Contact: Cheryl Ernst
University of Hawaii

UH researchers find myoglobin-like proteins in ancient microorganisms

A University of Hawaii research team has discovered a new class of myoglobin-like proteins in ancient microorganisms. In animals, myoglobin (found in muscle) and its close relative hemoglobin (the main protein in the red blood cell) play an essential role in oxygen transport and storage. The newly identified proteins may be the evolutionary ancestors of proteins involved in oxygen sensing as well as transport and storage.
The findings, which appear in the Feb. 3 issue of the British journal Nature, add another piece to the puzzle of when and how life arose and evolved on earth.

The research team that made this discovery is headed by Maqsudul Alam, associate professor of microbiology, and Randy Larsen, associate professor of chemistry, both of the University of Hawaii at Manoa’s College of Natural Sciences. Their team cloned the genes expressing these proteins, which were then purified and characterized. The newly discovered proteins from the ancient microorganism Halobacterium salinarum and the more widely known bacterium Bacillus subtilis share similar properties. These proteins help sense oxygen, allowing the organism to find a more favorable oxygen environment.

“These proteins may help to understand how sensory systems evolved in higher organisms,” said Alam, lead author on the Nature paper. Cells must continually sense their changing environment, interpret the sensation and adapt to new surroundings. In multicellular organisms (including humans), sensing is accomplished using specialized sense organs as well as complex mechanisms to communicate this information to other parts of the organism.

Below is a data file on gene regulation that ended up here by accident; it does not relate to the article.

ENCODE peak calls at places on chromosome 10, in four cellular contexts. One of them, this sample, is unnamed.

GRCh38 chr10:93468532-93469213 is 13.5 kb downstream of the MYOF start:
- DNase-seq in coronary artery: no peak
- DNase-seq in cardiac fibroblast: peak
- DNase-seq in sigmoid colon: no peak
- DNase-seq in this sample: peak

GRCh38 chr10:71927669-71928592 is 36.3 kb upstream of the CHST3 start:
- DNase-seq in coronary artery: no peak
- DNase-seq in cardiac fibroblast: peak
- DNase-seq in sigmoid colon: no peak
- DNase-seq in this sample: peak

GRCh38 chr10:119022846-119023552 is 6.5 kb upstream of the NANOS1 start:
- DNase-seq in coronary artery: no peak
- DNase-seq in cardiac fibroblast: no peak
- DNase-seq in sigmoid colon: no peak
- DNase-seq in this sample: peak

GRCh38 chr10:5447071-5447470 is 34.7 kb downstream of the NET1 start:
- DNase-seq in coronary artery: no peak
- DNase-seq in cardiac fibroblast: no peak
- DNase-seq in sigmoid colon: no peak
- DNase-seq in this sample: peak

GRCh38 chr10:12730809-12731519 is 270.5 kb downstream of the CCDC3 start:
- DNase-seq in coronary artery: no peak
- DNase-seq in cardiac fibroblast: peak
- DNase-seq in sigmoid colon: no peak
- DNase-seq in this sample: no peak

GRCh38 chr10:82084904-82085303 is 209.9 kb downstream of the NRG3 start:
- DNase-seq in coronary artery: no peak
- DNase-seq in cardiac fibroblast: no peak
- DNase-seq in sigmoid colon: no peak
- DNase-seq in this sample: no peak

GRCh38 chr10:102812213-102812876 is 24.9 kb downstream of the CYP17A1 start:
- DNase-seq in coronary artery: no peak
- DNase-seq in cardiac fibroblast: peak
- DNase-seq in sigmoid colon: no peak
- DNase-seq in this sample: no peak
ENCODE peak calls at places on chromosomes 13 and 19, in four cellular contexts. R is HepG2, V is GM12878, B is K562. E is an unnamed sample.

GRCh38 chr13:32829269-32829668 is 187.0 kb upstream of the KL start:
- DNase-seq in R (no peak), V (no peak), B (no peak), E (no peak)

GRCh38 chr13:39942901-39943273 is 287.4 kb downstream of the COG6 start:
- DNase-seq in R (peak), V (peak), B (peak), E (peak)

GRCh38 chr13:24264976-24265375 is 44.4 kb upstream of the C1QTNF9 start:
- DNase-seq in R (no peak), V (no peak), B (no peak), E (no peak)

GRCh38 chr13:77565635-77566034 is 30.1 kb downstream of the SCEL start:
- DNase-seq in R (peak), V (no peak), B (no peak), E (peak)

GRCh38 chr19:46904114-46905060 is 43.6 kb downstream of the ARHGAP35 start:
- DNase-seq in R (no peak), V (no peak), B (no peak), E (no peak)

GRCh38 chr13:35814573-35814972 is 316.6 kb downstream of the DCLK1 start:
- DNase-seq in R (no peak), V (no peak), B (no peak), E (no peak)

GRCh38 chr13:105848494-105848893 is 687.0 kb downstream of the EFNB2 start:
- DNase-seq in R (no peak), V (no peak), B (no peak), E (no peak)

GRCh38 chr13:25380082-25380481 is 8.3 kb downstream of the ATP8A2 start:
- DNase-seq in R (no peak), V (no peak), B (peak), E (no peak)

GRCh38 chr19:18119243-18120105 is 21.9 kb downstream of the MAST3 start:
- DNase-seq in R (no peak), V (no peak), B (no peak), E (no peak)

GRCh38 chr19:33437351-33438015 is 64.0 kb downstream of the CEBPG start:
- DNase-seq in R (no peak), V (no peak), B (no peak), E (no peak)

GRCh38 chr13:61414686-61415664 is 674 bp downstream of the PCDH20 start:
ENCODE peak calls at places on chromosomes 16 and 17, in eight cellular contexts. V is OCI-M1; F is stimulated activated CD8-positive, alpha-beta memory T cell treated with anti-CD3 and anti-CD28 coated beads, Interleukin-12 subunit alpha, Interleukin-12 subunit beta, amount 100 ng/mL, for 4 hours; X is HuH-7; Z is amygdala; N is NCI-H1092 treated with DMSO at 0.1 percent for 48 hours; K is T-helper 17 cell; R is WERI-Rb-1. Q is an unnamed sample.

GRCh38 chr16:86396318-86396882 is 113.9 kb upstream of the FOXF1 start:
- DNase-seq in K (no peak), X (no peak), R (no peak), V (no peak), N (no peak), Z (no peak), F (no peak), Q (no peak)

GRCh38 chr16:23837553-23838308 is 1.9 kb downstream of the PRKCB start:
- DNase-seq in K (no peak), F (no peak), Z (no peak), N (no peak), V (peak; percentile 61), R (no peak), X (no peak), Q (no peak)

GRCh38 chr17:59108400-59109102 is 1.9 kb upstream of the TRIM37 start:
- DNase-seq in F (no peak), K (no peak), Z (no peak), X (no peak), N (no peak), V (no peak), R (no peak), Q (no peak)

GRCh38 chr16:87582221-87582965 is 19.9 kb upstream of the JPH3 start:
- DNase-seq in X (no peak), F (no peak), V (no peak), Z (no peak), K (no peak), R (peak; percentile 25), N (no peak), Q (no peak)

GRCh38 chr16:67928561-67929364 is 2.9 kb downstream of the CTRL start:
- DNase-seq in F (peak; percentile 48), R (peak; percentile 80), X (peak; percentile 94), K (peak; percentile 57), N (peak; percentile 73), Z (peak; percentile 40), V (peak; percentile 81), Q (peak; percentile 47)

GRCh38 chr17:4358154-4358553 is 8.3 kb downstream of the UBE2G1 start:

“The presence of oxygen in the earth’s atmosphere some 1 to 2 billion years ago was both a blessing and a curse,” Alam says. Oxygen is an energy-rich molecule that can provide an energy source for cellular function. However, oxygen can also be highly toxic. The challenge for bacterial cells is to sense, capture and store the oxygen for energy production without suffering the hazardous side effects. The newly discovered heme proteins appear to be responsible for oxygen sensing. Both Halobacterium salinarum and Bacillus subtilis also contain other heme proteins that convert the oxygen into useable energy for the cell.

“This finding advances efforts to trace when and where the evolutionary division between plant, animal and bacteria occurred, as well as how the resulting proteins evolved specific functions in different species,” Alam explains. “In addition, it could suggest when and how life began and provide ways to trace the presence of life elsewhere in the Universe.”


The research team includes graduate students Shaobin Hou and Wesley Riley of the Department of Microbiology at the University of Hawaii. Other collaborators on this project included Professor George Ordal and graduate students Ece Karatan and Mike Zimmer of the Department of Biochemistry at the University of Illinois, Urbana, and former University of Hawaii Postdoctoral Research Fellow Dmitri Boudko. Funding for the research was provided by a CAREER grant from the National Science Foundation.